Back on May 10, I wrote that the recently released budget and looming federal election would make it hard for Flight Centre Travel Group Ltd (ASX: FLT) to achieve its original guidance of 4%-8% growth. I went on to make the point that if a downgrade did occur it would present the opportunity to buy a great company at a great price. On May 23, Flight Centre announced a profit downgrade for earnings of 2%-5% lower than its previous year’s earnings. This news has sent its price falling from over $40 on May 10 to around $32 today.
While the market is obviously worried about the future, I believe none of the current problems are permanent or will affect how Flight Centre performs into the future. Below are the five key reasons investors should maintain faith in Flight Centre.
- Graham Turner CEO of Flight Centre.
If asked to describe Graham Turner, I could think of no better description than the current father of leisure travel in Australia. What Graham doesn’t know about the sector and the travel habits of Australians is seriously not worth knowing. I would recommend to anyone thinking about investing in Flight Centre to take the time to read back through Flight Centre’s announcements for Graham’s commentary on past world events such as the SARS epidemic, terrorist attacks and currency fluctuations. His reading of the impact on travel behaviour over the years has been unquestionably accurate. I see no reason to not follow his reading of the market again this time. Furthermore as Graham still owns around 15% of the company he founded over 30 years ago, his actions are definitely tied into the best interest of all shareholders.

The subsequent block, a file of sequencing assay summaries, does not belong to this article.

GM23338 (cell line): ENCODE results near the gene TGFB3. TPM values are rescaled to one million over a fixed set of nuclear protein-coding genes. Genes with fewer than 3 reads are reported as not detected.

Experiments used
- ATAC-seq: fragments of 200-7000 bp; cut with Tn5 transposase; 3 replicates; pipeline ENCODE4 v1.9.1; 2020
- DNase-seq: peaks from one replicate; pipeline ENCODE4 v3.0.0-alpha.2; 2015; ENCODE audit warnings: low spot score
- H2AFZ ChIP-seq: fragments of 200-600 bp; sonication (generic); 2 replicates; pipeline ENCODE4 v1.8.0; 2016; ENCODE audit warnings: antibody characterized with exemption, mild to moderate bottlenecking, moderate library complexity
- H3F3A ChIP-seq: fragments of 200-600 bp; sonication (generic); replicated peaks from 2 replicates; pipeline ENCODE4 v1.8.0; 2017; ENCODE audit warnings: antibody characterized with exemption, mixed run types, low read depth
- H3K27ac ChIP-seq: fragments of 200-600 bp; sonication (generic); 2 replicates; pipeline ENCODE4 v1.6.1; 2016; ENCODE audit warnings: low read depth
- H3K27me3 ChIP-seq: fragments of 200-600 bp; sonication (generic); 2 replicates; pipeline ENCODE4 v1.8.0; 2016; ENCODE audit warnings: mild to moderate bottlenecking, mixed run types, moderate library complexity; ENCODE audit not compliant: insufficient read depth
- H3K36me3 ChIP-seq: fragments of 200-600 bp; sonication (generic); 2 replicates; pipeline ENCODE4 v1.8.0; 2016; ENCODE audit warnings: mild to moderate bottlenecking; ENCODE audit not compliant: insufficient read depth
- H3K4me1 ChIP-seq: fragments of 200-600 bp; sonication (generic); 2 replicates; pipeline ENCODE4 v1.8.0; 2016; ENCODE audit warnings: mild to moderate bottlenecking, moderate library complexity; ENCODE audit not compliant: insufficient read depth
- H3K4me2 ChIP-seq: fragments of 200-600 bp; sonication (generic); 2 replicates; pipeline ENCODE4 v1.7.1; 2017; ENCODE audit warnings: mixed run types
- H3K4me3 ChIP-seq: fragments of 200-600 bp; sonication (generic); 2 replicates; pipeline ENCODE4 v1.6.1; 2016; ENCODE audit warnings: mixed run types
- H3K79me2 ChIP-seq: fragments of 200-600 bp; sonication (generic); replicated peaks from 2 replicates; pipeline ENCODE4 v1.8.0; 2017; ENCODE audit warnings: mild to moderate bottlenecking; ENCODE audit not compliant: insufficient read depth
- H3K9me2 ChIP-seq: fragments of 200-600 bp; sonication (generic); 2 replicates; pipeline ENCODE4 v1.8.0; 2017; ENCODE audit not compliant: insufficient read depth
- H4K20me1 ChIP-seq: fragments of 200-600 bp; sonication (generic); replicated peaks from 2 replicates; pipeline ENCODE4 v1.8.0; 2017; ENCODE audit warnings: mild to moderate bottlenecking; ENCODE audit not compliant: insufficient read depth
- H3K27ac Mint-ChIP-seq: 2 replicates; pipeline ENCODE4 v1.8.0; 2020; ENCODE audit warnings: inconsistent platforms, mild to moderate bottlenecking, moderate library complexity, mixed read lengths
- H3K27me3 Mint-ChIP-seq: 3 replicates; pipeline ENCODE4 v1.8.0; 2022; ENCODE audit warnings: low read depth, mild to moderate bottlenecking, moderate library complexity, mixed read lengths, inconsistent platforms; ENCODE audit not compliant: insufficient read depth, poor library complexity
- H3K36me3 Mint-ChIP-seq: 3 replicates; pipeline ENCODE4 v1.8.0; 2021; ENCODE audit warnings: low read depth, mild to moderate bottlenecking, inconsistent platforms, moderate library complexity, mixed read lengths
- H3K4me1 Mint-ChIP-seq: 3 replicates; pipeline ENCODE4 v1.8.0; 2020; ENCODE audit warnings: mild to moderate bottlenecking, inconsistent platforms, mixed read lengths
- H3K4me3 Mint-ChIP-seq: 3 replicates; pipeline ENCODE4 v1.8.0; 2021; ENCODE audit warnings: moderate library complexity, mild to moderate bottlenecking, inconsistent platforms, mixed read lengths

- The current events leading to the downgrade are all short term in nature and are not specifically related to Flight Centre. The downgrade is primarily due to:
- A short term drop in traveller sentiment from the upcoming Australian election and the UK’s Brexit referendum.
- US travel numbers have declined in response to the Zika virus affecting popular destinations.
- Heavy and ultimately unsustainable discounting of international fares by carriers means that although Flight Centre’s TTV (total transaction value) will be up by around $1.6 billion on the previous year, it will fail to activate ‘override’ sales targets which would see Flight Centre receive higher commissions.
- Higher expenditure to enable future expansion.
- Importantly the downgrade is not due to the depreciation of the Australian dollar or loss of market share to online competitors.
This has been a major concern for many analysts. Many contend that bricks-and-mortar travel agencies are a relic of the past. While Graham Turner concedes domestic travellers do book online for short trips, he goes on to comment that the internet has been around for more than 20 years, during which time overseas travellers with more expensive and complex trips as a whole still prefer to deal with a travel agent.
- Dividend Yield
While a downgrade has been forecast, it is important to remember it is essentially for a flat performance year on year. This means that the dividend is more than likely to be maintained at 97 cents for the second half.
- Current Valuation
For a company whose historical ROE (return on equity) sits above 20, with a dividend yield of 4.7% fully franked and approx. $400 million cash in the bank, the current PE ratio of 12 is inexpensive by most standards.
Investors who are able to follow in the footsteps of Rudyard Kipling and maintain their heads while all around them are losing theirs will go a long way to achieving their desired results in the stock market.
While a profit downgrade is rarely welcomed it often presents opportunities. As I have outlined above the current situation faced by Flight Centre appears both temporary in nature and most importantly not of its own making. Personally I remain poised to take advantage of this opportunity, particularly if the share price heads below $30.